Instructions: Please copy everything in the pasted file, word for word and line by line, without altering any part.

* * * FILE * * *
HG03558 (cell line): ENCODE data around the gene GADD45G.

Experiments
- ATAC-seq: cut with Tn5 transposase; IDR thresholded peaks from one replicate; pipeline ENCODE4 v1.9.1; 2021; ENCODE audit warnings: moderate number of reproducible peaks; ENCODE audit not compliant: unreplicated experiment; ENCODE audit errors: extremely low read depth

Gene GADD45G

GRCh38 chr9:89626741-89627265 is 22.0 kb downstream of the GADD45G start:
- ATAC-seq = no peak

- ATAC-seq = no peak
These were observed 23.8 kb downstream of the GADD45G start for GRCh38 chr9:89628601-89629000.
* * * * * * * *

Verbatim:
HG03558 (cell line): ENCODE data around the gene GADD45G.

Experiments
- ATAC-seq: cut with Tn5 transposase; IDR thresholded peaks from one replicate; pipeline ENCODE4 v1.9.1; 2021; ENCODE audit warnings: moderate number of reproducible peaks; ENCODE audit not compliant: unreplicated experiment; ENCODE audit errors: extremely low read depth

Gene GADD45G

GRCh38 chr9:89626741-89627265 is 22.0 kb downstream of the GADD45G start:
- ATAC-seq = no peak

- ATAC-seq = no peak
These were observed 23.8 kb downstream of the GADD45G start for GRCh38 chr9:89628601-89629000.